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A test or experiment to show whether a wave is Longitudinal or transverse (As. level)

  1. Sep 10, 2011 #1
    I have looked everywhere to find a simple, easy test to find whether a wave is longitudinal or transverse, Ive read my text book and I think it may be to do with polarisation but im not quite sure how, or someone said that passing the wave through a vacuum would determine the type of wave. any ideas of how to test it in a school lab situation?
     
    Last edited: Sep 10, 2011
  2. jcsd
  3. Sep 10, 2011 #2
    Re: A test or experiment to show whether a wave is Longitudinal or transverse (As. le

    What kind of waves do you want to study?
     
  4. Sep 10, 2011 #3
    Re: A test or experiment to show whether a wave is Longitudinal or transverse (As. le

    well i need to find a way of distinguishing between the two, so if you were given a wave, not knowing what wave it was and then you had to find if it was longitudinal or transverse. its not for 1 particular wave. does that help? :/
     
  5. Sep 10, 2011 #4
    Re: A test or experiment to show whether a wave is Longitudinal or transverse (As. le

    Have you tried reading about it online?
    These sources might help:
    http://en.wikipedia.org/wiki/Transverse_wave" [Broken]
    http://en.wikipedia.org/wiki/Longitudinal_wave" [Broken]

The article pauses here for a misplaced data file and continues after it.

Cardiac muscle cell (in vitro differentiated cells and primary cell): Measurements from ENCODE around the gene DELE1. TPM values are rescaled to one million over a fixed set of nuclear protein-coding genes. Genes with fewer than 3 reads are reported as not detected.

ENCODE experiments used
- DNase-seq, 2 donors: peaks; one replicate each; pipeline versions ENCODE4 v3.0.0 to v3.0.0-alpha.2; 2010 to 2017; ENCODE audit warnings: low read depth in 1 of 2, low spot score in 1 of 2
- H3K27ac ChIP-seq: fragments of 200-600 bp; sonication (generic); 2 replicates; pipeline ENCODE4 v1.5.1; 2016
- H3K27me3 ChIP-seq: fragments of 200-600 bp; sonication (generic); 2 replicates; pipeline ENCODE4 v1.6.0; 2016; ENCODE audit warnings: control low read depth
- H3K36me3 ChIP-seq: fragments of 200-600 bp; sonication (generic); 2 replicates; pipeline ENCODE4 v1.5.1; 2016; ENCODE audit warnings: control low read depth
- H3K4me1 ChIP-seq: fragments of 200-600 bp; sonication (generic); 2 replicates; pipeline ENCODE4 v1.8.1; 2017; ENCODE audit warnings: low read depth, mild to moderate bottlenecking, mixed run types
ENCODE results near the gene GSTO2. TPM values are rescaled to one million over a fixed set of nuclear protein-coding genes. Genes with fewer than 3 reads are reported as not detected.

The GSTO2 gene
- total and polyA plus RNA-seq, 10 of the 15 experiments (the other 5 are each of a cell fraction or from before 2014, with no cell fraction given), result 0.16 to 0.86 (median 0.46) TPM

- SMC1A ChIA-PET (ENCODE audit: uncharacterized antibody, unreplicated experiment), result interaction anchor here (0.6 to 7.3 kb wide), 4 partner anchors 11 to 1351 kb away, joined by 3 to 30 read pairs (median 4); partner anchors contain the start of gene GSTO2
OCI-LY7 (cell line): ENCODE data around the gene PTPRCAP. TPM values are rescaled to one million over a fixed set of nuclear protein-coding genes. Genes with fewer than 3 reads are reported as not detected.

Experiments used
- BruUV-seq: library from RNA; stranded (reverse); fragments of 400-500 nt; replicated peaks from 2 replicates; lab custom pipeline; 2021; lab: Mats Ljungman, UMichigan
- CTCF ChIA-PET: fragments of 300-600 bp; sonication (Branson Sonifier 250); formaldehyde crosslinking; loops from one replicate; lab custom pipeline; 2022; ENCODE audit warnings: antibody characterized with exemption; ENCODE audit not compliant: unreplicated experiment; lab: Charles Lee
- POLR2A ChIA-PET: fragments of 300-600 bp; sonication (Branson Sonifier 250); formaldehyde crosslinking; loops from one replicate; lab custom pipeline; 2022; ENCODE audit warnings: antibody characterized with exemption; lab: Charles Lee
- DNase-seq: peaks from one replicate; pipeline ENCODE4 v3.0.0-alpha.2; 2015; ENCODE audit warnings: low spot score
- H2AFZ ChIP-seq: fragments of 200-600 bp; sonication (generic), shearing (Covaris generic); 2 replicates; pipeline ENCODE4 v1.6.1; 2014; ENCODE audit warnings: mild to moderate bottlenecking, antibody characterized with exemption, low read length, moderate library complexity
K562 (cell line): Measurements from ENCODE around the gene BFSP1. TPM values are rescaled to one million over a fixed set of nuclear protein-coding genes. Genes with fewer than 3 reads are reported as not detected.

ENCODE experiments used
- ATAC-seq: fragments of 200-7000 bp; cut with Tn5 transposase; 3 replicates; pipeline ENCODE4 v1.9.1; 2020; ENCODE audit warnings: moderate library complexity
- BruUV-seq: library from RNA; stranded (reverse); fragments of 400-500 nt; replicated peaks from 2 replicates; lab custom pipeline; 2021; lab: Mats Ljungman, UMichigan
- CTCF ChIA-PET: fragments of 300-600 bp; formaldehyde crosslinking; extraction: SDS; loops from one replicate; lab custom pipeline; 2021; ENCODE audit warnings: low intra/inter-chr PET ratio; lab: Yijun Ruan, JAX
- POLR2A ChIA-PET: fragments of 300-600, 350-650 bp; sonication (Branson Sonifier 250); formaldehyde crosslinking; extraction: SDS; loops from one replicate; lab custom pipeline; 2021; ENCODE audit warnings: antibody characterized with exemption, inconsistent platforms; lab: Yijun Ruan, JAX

As well as the basic understanding that the definition of a propagation of a wave transversely, or otherwise, depends on the direction of motion, accordingly, with the respective element of the phenomenon...
    In other words, this is best illustrated by an Electromagnetic wave(such as light), that has a component E travelling, say, logitudinaly, and a B component travelling transversely, or the other way around... The point is, E propagates with the actual motion of the wave(given the polarization factor(typically denoted as k)), and B is perpendicular to that...

    As for experiments to determine the polarization, that's very effectively done with a few semiconducting light-filters(essentially plastics), and an incoherent source of light; By adjusting the filters, you can sift through the possible states of polarization of the light created, and obtain either complete translucency or opaqueness based on the adjustment thereof...
    I hope I was instrumental somewhat,
    Pardon the rambling,
    Daniel
     
    Last edited by a moderator: May 5, 2017
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